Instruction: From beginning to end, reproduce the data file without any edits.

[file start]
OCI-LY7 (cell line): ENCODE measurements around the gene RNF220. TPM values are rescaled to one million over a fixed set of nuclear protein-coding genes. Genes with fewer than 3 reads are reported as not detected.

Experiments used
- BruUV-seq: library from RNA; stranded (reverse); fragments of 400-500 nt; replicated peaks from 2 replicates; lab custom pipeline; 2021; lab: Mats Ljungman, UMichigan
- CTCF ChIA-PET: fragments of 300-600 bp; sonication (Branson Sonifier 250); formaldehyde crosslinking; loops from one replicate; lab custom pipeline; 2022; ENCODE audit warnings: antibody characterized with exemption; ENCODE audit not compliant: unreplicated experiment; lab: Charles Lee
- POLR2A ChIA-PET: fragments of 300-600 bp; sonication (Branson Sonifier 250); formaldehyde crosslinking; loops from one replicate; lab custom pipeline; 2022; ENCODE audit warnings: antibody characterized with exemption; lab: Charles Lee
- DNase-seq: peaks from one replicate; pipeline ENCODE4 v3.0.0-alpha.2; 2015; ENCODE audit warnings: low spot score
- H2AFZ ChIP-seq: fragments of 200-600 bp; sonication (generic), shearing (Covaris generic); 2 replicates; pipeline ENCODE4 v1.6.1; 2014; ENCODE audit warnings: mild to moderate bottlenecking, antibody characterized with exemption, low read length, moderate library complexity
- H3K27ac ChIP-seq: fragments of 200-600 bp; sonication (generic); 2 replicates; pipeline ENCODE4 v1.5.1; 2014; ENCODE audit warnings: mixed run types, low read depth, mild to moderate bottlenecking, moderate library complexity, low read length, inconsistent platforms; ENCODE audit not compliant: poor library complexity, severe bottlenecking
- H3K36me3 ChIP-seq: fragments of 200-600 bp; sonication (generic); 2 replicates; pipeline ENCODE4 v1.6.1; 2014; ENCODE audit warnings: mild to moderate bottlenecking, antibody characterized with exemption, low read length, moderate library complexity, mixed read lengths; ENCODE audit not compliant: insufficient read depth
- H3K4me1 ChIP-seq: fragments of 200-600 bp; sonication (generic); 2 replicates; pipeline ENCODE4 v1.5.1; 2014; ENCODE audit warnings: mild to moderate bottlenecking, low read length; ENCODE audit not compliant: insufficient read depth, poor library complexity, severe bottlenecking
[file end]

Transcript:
OCI-LY7 (cell line): ENCODE measurements around the gene RNF220. TPM values are rescaled to one million over a fixed set of nuclear protein-coding genes. Genes with fewer than 3 reads are reported as not detected.

Experiments used
- BruUV-seq: library from RNA; stranded (reverse); fragments of 400-500 nt; replicated peaks from 2 replicates; lab custom pipeline; 2021; lab: Mats Ljungman, UMichigan
- CTCF ChIA-PET: fragments of 300-600 bp; sonication (Branson Sonifier 250); formaldehyde crosslinking; loops from one replicate; lab custom pipeline; 2022; ENCODE audit warnings: antibody characterized with exemption; ENCODE audit not compliant: unreplicated experiment; lab: Charles Lee
- POLR2A ChIA-PET: fragments of 300-600 bp; sonication (Branson Sonifier 250); formaldehyde crosslinking; loops from one replicate; lab custom pipeline; 2022; ENCODE audit warnings: antibody characterized with exemption; lab: Charles Lee
- DNase-seq: peaks from one replicate; pipeline ENCODE4 v3.0.0-alpha.2; 2015; ENCODE audit warnings: low spot score
- H2AFZ ChIP-seq: fragments of 200-600 bp; sonication (generic), shearing (Covaris generic); 2 replicates; pipeline ENCODE4 v1.6.1; 2014; ENCODE audit warnings: mild to moderate bottlenecking, antibody characterized with exemption, low read length, moderate library complexity
- H3K27ac ChIP-seq: fragments of 200-600 bp; sonication (generic); 2 replicates; pipeline ENCODE4 v1.5.1; 2014; ENCODE audit warnings: mixed run types, low read depth, mild to moderate bottlenecking, moderate library complexity, low read length, inconsistent platforms; ENCODE audit not compliant: poor library complexity, severe bottlenecking
- H3K36me3 ChIP-seq: fragments of 200-600 bp; sonication (generic); 2 replicates; pipeline ENCODE4 v1.6.1; 2014; ENCODE audit warnings: mild to moderate bottlenecking, antibody characterized with exemption, low read length, moderate library complexity, mixed read lengths; ENCODE audit not compliant: insufficient read depth
- H3K4me1 ChIP-seq: fragments of 200-600 bp; sonication (generic); 2 replicates; pipeline ENCODE4 v1.5.1; 2014; ENCODE audit warnings: mild to moderate bottlenecking, low read length; ENCODE audit not compliant: insufficient read depth, poor library complexity, severe bottlenecking